On November 16, the European Securities and Markets Authority (ESMA) published its final advice to the European Commission on possible implementing measures under the Alternative Investment Fund Managers Directive (2011/61/EU) (AIFMD).
The rules proposed by ESMA are designed to establish a comprehensive framework for alternative investment funds (AIFs), their managers and depositaries and to help achieve the AIFMD’s objective of increased transparency and tackling systemic risk. ESMA’s advice, which runs to 500 pages, responds to a request by the European Commission, originally sent in December 2010 to ESMA’s predecessor organization requesting the delivery of final advice by November 16 2011.
The advice covers four broad areas:
1. General provisions for managers, authorization and operating conditions
This clarifies the operation of the thresholds that determine whether an alternative investment fund manager (AIFM) is subject to the Directive. ESMA proposes to require AIFMs to have additional own funds and/or professional indemnity insurance to cover risks arising from professional negligence. A substantial number of the rules in this part of the advice, such as those on conflicts of interest, record keeping and organizational requirements are based on equivalent provisions of the EU’s Markets in Financial Instruments Directive (MIFID) and Directives on Undertakings for Collection Investment in Transferable Securities (UCITS).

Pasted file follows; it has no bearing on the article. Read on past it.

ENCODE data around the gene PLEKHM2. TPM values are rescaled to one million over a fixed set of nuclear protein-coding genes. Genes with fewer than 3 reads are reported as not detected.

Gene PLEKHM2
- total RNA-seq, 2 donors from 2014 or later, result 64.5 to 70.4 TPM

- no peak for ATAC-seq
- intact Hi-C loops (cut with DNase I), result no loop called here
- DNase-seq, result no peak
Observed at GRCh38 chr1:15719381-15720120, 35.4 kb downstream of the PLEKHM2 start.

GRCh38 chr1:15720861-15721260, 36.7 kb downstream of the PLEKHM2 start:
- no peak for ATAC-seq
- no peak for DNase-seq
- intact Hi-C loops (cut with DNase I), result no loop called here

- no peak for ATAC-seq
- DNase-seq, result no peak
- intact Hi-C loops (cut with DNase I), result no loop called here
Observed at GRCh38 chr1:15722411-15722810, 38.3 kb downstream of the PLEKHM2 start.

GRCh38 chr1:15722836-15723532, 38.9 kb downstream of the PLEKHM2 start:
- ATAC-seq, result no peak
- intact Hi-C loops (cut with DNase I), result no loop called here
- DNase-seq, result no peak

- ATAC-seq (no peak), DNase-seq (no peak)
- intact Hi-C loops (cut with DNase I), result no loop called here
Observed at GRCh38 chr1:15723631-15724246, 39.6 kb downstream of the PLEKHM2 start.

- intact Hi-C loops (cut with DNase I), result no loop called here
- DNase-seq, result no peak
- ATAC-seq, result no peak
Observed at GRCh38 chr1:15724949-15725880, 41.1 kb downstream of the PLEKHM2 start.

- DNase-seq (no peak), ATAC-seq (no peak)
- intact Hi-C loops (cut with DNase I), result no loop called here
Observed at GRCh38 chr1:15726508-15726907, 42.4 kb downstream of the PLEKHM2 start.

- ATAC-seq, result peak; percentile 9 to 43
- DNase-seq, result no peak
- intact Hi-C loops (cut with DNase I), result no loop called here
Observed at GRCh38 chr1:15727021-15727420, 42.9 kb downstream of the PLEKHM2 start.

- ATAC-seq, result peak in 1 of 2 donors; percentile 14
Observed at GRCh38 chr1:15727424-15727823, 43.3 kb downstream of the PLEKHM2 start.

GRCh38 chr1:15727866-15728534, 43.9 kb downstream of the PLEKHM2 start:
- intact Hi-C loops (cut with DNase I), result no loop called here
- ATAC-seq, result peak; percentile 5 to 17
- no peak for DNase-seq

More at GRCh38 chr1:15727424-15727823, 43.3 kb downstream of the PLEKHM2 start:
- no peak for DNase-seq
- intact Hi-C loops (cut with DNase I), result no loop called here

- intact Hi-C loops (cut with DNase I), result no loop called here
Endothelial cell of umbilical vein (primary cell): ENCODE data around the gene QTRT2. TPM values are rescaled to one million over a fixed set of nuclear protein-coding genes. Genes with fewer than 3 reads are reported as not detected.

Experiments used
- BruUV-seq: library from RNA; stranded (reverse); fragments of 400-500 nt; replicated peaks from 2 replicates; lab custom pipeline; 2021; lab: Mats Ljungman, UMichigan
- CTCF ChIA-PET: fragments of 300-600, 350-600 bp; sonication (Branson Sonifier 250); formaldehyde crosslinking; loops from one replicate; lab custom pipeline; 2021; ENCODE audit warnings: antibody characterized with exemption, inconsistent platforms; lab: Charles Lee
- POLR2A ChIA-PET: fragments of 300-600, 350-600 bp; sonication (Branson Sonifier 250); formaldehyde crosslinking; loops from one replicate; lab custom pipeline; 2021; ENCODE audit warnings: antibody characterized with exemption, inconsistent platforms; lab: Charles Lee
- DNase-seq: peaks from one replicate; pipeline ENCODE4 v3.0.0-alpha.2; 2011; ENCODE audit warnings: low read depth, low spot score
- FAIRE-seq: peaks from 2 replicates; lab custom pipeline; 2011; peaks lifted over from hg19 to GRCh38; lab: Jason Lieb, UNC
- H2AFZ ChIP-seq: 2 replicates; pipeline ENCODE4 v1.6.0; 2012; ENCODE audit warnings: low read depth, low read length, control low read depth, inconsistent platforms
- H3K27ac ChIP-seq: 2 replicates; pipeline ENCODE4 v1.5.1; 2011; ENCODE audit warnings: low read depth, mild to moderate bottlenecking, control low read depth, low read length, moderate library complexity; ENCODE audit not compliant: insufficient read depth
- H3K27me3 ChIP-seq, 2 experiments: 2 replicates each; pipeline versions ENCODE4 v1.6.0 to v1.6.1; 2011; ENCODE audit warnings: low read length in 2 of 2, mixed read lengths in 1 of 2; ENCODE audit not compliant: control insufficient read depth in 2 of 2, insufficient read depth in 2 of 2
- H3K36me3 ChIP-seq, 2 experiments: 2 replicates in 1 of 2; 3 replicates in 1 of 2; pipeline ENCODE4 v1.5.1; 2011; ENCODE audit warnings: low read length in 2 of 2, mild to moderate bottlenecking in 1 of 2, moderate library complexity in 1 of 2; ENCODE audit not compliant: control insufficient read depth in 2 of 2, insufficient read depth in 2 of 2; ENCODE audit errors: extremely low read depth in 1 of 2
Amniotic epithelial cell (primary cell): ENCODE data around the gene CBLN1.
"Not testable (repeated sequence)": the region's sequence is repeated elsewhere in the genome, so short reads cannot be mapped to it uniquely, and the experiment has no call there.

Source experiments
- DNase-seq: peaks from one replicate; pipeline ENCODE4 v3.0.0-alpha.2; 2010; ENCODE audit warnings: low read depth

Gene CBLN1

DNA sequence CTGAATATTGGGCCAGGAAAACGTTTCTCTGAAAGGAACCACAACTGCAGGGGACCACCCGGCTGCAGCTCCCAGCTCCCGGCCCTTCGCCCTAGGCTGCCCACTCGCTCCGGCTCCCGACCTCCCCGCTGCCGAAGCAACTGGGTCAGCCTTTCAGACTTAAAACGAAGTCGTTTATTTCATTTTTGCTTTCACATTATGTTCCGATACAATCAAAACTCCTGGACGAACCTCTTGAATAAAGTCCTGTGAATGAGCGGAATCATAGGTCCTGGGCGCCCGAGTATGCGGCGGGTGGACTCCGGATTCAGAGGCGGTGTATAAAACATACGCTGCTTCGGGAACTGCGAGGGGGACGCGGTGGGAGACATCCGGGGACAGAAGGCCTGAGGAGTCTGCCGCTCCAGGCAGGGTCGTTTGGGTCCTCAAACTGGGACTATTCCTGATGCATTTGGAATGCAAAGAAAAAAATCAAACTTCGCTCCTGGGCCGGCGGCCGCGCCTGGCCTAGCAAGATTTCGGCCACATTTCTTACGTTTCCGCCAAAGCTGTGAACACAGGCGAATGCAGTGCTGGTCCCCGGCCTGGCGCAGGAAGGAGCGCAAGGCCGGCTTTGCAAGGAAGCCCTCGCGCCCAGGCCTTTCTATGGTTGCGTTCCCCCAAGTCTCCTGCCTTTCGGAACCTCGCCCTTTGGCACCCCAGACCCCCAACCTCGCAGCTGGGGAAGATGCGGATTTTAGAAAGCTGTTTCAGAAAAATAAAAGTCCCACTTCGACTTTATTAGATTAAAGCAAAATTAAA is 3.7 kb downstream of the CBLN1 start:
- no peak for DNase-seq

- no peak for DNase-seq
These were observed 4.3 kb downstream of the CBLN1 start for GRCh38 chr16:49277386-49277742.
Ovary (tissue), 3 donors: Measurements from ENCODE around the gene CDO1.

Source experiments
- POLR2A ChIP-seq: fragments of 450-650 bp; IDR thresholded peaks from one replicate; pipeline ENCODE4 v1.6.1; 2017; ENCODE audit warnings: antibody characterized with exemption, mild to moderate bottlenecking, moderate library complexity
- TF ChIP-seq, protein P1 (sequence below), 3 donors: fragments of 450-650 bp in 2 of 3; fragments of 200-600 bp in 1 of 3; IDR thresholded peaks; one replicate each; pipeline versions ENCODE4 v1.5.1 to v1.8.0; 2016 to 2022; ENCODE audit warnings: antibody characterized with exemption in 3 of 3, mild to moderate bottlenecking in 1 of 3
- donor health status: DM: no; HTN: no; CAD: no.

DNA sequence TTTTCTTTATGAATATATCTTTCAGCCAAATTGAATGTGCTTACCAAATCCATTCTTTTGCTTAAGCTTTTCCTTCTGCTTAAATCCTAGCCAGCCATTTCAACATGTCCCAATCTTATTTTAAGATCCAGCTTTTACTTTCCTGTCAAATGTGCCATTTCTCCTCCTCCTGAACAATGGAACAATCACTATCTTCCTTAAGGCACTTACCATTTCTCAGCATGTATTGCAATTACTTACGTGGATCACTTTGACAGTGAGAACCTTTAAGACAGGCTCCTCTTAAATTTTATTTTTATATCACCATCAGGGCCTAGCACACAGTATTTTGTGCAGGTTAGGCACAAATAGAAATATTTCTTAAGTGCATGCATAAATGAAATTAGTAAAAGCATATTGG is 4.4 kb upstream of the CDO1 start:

This part of the advice sets out the framework governing AIFs’ depositaries. Key issues include the criteria for assessing whether the prudential regulation and supervision applicable to a depositary established in a third country is equivalent to the AIFMD. These include the independence of the relevant authority, the requirements on eligibility of entities wishing to act as depositary and the existence of sanctions in the case of violations.
3. Transparency requirements and leverage
The advice clarifies the definition of leverage, how it should be calculated and in what circumstances a competent authority should be able to impose limits on the leverage a particular AIFM may employ.
4. Third countries
The AIFMD requires co-operation and exchange of information between EU and third country regulators. ESMA’s advice envisages that the arrangements between EU and non-EU authorities will take the form of written agreements allowing for exchange of information for both supervisory and enforcement purposes.
The European Commission will now prepare implementing measures. It is anticipated that these will be based on ESMA’s advice. In a letter from ESMA to the Commission published with the advice, ESMA indicates that it is currently working on or will start working on a number of supplemental issues and guidelines and technical standards including guidelines on remuneration policies.
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